Churches in Jersey are changing their Holy Communion practices to minimise the risk of spreading coronavirus.
The custom involves members of the congregation eating a consecrated wafer handed to them by the priest and drinking wine from a common chalice.
However, many local churches are no longer offering the chalice – or are considering withdrawing it – to avoid the transmission of coronavirus within their community.
Pictured: Some churches are now only allowing the priest to drink from the chalice, which is usually shared during Holy Communion.
Some are going so far as to consider suspending the shaking of hands as a peace greeting.
St. Ouen’s Parish Church is among those to have changed its practices.
In a communication to churchgoers sent on Friday, the Church Administrator explained: “The Dean has provided advice on how to minimise the spread of Coronavirus given that it is now highly likely to make it to the Island. We therefore need to minimize the risk as we have people in our church community who are in the vulnerable list of those who will have pre-existing conditions or who are elderly and therefore more at risk.
“We will therefore be following the Dean’s advice until further notice which includes the following:
The administrator added that hand sanitiser would be made available in church buildings and that cleaners would be paying “regular and close attention to cleaning door handles and hand rails”.
Pictured: Hand sanitiser is being made available in most churches.
The measures come as coronavirus becomes a ‘notifiable disease’ in Jersey.
The order, which was signed by the Health Minister and came into effect on Saturday, means that doctors, nursing and care staff must report and provide patient information for suspected cases of Covid-19 to the Medical Officer of Health.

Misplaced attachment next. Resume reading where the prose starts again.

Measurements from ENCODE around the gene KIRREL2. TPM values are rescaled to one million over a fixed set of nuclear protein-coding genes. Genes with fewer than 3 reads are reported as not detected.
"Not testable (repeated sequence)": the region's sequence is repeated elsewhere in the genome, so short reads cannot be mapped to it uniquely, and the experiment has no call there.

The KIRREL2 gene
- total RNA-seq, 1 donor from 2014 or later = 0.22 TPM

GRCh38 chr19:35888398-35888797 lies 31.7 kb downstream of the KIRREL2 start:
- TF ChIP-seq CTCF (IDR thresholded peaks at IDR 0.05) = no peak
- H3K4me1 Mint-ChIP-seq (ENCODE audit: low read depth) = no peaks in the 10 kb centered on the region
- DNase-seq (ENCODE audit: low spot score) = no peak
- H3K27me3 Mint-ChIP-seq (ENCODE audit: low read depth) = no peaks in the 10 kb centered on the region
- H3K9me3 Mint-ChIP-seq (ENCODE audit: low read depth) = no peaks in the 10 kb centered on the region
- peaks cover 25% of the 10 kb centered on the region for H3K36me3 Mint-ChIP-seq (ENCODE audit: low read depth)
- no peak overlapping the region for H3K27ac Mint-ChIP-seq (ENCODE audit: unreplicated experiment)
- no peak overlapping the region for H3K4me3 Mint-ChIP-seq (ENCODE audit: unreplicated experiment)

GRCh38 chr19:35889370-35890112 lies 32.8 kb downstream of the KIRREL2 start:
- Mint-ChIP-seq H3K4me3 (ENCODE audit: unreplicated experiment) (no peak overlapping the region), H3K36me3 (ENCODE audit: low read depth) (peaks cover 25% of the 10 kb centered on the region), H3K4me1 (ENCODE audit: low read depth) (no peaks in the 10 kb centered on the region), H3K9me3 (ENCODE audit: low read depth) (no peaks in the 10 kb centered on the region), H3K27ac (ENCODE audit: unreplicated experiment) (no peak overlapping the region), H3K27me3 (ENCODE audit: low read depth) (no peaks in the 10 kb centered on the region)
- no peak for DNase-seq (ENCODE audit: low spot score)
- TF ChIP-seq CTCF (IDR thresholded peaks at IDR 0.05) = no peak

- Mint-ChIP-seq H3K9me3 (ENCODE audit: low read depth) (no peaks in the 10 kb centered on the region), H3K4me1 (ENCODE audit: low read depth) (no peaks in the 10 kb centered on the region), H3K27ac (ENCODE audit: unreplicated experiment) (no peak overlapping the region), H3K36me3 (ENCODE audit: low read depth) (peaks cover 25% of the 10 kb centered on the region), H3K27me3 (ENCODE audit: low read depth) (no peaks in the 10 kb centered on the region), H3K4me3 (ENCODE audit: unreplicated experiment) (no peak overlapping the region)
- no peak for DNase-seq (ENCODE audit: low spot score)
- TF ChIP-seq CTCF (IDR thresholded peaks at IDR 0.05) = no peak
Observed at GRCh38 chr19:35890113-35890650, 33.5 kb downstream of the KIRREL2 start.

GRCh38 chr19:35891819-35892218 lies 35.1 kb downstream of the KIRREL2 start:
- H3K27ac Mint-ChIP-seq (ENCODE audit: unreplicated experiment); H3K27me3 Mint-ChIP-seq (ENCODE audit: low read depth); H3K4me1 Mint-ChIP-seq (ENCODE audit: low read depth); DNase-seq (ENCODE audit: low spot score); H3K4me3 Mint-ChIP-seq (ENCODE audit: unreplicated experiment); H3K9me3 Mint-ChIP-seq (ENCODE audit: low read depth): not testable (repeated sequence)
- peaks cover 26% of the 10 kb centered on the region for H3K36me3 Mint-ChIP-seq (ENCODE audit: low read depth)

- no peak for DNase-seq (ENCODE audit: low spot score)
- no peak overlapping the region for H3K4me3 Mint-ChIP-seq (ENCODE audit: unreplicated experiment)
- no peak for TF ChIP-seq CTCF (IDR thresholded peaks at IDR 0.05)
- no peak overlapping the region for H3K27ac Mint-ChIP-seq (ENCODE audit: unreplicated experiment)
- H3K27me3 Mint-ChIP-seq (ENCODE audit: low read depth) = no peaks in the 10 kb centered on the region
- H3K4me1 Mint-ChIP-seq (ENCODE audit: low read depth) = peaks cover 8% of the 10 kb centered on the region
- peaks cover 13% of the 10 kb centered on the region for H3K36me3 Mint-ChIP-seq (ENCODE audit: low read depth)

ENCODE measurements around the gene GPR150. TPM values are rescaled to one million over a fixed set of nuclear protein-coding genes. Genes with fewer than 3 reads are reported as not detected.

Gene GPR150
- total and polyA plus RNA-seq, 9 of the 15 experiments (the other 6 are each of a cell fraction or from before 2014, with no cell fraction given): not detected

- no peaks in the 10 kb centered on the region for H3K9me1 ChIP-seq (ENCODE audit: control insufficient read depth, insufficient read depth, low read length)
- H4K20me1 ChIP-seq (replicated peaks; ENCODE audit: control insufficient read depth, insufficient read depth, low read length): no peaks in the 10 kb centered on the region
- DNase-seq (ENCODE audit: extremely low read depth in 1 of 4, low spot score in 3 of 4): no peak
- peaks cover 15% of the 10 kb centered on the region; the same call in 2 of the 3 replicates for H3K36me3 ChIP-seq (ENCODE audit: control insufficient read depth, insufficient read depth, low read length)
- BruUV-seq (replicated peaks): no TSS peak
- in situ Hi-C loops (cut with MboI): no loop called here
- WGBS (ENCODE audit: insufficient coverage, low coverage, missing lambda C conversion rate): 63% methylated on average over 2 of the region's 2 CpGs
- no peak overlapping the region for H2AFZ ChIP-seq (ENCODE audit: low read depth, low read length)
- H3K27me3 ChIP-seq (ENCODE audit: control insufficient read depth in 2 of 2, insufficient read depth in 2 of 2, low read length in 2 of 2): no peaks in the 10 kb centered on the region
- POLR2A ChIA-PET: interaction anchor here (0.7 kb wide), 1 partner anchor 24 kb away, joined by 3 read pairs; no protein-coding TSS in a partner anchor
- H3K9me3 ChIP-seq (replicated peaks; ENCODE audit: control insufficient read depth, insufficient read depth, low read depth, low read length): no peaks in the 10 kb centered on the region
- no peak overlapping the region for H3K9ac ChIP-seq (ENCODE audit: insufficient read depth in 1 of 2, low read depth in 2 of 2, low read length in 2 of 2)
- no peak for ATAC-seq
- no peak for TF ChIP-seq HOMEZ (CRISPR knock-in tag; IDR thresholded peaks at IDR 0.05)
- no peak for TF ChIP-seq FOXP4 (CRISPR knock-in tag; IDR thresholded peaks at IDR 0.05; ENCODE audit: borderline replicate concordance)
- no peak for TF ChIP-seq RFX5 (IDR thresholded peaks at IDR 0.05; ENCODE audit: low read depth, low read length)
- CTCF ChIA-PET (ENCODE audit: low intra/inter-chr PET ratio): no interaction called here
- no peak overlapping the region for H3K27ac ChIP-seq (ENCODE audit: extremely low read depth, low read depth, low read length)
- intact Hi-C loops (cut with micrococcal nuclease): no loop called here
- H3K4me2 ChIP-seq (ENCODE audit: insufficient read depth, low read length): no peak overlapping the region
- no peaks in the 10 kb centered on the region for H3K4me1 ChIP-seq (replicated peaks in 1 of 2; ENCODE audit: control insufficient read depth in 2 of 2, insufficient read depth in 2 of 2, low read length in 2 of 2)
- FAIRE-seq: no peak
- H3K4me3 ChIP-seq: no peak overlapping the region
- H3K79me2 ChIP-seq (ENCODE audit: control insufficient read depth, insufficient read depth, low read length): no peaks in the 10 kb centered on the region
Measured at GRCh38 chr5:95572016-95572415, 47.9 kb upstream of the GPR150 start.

It came into effect on Saturday, following a week of briefings to Ministers and States Members, as well as meetings between the government and hospitality, digital, transport, utilities and supermarket industry representatives.
Officials said they will be offered a ‘business continuity toolkit’, but provided no details of what this would involve when asked by Express.
Dr Ivan Muscat, Jersey’s Deputy Medical Officer of Health & consultant microbiologist, shares advice with islanders on how to help stop the spread of Coronavirus through good hand & respiratory hygiene & the importance of self-isolation. https://t.co/vulxRxQ6VV #CoronavirusJSY pic.twitter.com/vuJjBdNDdU— Government of Jersey (@GovJersey) March 4, 2020
On Thursday, the Emergencies Council will meet to discuss ongoing management of the pneumonia-like illness.
More than 50 tests have been carried out in Jersey, but so far there are no confirmed cases of coronavirus.
The Chief Minister, Senator John Le Fondré, commented: “The Government of Jersey has been holding regular meetings to keep ahead of the global situation and to ensure that the island is ready if a case was to arrive here. Plans have been in place for some time to ensure that if we are needed to deal with a case of coronavirus, our efforts are well-coordinated.”
In the meantime, islanders are being urged to regularly wash their hands and cover their mouths when they cough or sneeze through a major hygiene awareness campaign is launching today.
Only about 5% of people wash their hands correctly. Be sure to scrub your hands properly with soap and water, for at least 20 seconds! Find the list of the affected countries, latest updates, and self-isolation advice: https://t.co/vulxRy7HNt— Government of Jersey (@GovJersey) March 5, 2020
The campaign involves a number of informative ads featured in local media, including Express, as well as digital screens at the bus station, Co-op, Library and Customer and Local Services.
The government is also pledging to update islanders on social media at 14:30 every day with the number of people tested for coronavirus and those confirmed to be negative or positive with the illness.
Despite there being no confirmed cases, islanders have been stock-piling quantities of hand sanitiser with multiple supermarkets and pharmacies selling out of the product.
Last week, Boots limited the number of bottles islanders could buy to two per person.
Meanwhile, DIY merchant B&Q was sold out of most face masks over the weekend.
Pictured: B&Q was sold out of all of its disposable dust masks, and the majority of its more heavy duty models too.
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